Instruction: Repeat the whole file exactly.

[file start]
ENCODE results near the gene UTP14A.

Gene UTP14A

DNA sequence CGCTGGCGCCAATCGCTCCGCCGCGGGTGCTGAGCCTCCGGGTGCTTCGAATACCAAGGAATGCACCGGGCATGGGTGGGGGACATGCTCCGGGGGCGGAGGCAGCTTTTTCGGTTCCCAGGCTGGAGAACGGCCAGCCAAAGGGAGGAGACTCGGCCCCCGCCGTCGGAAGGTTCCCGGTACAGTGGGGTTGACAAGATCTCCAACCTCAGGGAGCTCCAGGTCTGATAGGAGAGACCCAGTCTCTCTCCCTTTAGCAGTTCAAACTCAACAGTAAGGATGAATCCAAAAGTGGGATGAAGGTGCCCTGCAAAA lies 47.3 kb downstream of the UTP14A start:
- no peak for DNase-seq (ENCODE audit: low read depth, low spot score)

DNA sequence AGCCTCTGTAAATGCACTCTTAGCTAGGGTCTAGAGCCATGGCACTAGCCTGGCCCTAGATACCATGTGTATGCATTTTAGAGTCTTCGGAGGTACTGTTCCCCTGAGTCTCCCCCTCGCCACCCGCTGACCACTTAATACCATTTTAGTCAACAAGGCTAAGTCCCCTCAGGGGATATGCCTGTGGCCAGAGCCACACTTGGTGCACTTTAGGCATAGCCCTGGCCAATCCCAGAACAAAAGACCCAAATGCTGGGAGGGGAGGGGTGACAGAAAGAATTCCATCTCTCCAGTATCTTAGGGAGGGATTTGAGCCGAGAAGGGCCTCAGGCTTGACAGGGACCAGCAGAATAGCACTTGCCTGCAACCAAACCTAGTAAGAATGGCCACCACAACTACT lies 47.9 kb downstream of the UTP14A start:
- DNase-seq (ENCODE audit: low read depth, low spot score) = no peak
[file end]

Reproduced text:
ENCODE results near the gene UTP14A.

Gene UTP14A

DNA sequence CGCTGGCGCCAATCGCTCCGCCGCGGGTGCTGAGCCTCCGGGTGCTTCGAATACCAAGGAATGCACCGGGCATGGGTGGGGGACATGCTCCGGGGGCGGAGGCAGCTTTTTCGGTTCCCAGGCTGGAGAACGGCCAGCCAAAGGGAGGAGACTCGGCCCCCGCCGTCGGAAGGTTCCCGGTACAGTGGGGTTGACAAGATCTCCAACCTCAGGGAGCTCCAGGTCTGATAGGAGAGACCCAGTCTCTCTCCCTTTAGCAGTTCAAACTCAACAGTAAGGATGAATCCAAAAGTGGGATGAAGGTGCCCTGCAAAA lies 47.3 kb downstream of the UTP14A start:
- no peak for DNase-seq (ENCODE audit: low read depth, low spot score)

DNA sequence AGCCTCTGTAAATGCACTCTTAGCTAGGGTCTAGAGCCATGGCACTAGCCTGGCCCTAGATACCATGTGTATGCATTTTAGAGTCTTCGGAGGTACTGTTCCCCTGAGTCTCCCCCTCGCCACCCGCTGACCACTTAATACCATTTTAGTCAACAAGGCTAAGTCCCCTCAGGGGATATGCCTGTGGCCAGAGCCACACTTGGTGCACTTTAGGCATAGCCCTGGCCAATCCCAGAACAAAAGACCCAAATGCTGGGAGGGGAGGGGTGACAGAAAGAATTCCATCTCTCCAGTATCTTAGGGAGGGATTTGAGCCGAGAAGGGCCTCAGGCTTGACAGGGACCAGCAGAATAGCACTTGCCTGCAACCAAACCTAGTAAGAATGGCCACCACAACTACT lies 47.9 kb downstream of the UTP14A start:
- DNase-seq (ENCODE audit: low read depth, low spot score) = no peak